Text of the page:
If the final input image (possibly after all operations on the flux explained below) is a binary image or only has two colors of black and white (in segmentation maps for example), then PostScript has another great advantage compared to other formats. It allows for 1 bit pixels (pixels with a value of 0 or 1), this can decrease the output file size by 8 times. So if a gray-scale image is binary, ConvertType will exploit this property in the EPS and PDF (see below) outputs.
The standard formats for an EPS file are .eps, .EPS, .epsf and .epsi. The EPS outputs of ConvertType have the .eps suffix.
As explained above, a PDF document is a static document description format, viewing its result is therefore much faster and more efficient than PostScript. To create a PDF output, ConvertType will make a PostScript page description and convert that to PDF using GPL Ghostscript. The suffixes recognized for a PDF file are: .pdf, .PDF. If GPL Ghostscript cannot be run on the PostScript file, it will remain and a warning will be printed.
This is not actually a file type! But can be used to fill one color channel with a blank value. If this argument is given for any color channel, that channel will not be used in the output.
Plain text files have the advantage that they can be viewed with any text editor or on the command-line. Most programs also support input as plain text files. As input, each plain text file is considered to contain one color channel.
In ConvertType, the recognized extensions for plain text files are .txt and .dat. As described in Invoking ConvertType, if you just give these extensions, (and not a full filename) as output, then automatic output will be preformed to determine the final output name (see Automatic output). Besides these, when the format of a file cannot be recognized from its name, ConvertType will fall back to plain text mode. So you can use any name (even without an extension) for a plain text input or output. Just note that when the suffix is not recognized, automatic output will not be preformed.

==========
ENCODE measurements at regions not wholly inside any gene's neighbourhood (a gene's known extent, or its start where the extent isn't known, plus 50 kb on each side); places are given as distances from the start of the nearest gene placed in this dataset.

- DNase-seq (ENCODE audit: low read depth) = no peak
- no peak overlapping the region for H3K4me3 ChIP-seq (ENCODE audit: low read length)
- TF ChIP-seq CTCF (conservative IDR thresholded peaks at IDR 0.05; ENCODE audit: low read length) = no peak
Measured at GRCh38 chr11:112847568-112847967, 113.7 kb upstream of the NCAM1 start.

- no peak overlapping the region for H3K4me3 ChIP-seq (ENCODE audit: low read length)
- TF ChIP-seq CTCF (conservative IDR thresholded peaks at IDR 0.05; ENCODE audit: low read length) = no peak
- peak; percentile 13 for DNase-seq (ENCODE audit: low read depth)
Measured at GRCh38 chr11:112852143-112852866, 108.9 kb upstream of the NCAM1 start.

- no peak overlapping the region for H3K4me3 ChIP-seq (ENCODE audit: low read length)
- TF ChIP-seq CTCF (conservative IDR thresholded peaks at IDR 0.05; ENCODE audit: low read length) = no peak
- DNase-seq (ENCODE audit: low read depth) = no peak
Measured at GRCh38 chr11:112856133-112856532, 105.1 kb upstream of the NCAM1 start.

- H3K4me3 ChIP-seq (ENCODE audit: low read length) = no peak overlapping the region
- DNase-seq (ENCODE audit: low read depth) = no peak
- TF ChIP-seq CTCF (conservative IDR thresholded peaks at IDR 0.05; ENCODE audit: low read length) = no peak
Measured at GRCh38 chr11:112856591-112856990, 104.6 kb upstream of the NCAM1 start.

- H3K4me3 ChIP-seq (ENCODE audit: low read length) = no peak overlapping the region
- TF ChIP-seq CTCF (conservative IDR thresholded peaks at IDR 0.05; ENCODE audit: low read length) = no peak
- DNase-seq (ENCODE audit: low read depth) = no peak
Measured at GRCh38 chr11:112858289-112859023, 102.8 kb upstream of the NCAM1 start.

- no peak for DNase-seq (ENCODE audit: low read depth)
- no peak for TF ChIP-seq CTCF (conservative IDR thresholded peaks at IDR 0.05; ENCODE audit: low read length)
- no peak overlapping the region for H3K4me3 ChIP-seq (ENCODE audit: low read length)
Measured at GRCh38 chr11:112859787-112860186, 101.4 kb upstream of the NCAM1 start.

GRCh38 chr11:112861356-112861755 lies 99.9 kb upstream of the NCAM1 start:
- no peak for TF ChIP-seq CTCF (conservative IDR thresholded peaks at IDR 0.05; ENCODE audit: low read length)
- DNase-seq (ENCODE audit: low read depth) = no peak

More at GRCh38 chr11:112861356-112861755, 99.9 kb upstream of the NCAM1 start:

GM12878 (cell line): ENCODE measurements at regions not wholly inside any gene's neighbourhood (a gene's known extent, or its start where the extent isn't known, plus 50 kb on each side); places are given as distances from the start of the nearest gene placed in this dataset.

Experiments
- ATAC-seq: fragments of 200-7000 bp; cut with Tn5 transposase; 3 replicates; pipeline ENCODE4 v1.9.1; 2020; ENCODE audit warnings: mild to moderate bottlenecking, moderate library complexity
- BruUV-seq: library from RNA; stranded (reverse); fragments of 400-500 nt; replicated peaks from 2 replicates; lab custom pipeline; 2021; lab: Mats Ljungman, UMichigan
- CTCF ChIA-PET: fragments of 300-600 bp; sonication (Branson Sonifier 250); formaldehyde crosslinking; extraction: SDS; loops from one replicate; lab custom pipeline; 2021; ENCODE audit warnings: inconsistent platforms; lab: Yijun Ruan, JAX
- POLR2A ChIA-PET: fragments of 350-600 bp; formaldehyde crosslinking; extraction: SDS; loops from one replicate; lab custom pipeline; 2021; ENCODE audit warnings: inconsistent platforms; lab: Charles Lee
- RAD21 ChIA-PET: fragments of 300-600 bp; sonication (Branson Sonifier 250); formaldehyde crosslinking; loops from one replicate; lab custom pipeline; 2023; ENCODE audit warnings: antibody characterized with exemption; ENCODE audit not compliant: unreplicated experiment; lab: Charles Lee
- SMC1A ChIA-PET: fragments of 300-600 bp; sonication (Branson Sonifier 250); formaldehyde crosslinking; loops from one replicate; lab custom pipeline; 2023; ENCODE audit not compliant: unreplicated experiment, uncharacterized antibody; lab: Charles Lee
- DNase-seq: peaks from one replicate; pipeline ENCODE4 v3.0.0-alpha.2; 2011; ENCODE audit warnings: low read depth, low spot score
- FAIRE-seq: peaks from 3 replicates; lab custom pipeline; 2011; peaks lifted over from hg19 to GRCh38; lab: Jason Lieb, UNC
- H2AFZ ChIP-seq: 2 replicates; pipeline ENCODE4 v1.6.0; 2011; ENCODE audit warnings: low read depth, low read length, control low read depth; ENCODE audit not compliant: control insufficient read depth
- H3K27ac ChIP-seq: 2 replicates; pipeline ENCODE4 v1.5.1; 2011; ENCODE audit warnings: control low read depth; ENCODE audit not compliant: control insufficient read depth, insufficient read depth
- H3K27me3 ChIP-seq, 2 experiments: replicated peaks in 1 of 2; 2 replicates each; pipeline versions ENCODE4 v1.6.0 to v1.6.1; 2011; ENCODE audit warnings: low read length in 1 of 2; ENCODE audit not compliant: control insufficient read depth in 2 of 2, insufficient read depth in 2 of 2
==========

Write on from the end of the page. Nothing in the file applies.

The basic input/output on plain text images is very similar to how tables
are read/written as described in Gnuastro text table format. Simply
put, the restrictions are very loose, and there is a convention to define a
name, units, data type (see Numeric data types), and comments for the
data in a commented line. The only difference is that as a table, a text
file can contain many datasets (columns), but as a 2D image, it can only
contain one dataset. As a result, only one information comment line is
necessary for a 2D image, and instead of the starting ‘
# Column N’
N is the column number), the information line for a 2D image must
start with ‘
# Image 1’. When ConvertType is asked to output to plain
text file, this information comment line is written before the image pixel
When converting an image to plain text, consider the fact that if the image is large, the number of columns in each line will become very large, possibly making it very hard to open in some text editors.
This is very similar to the plain text output, but instead of creating a file to keep the printed values, they are printed on the command line. This can be very useful when you want to redirect the results directly to another program in one command with no intermediate file. The only difference is that only the pixel values are printed (with no information comment line). To print to the standard output, set the output name to ‘stdout’.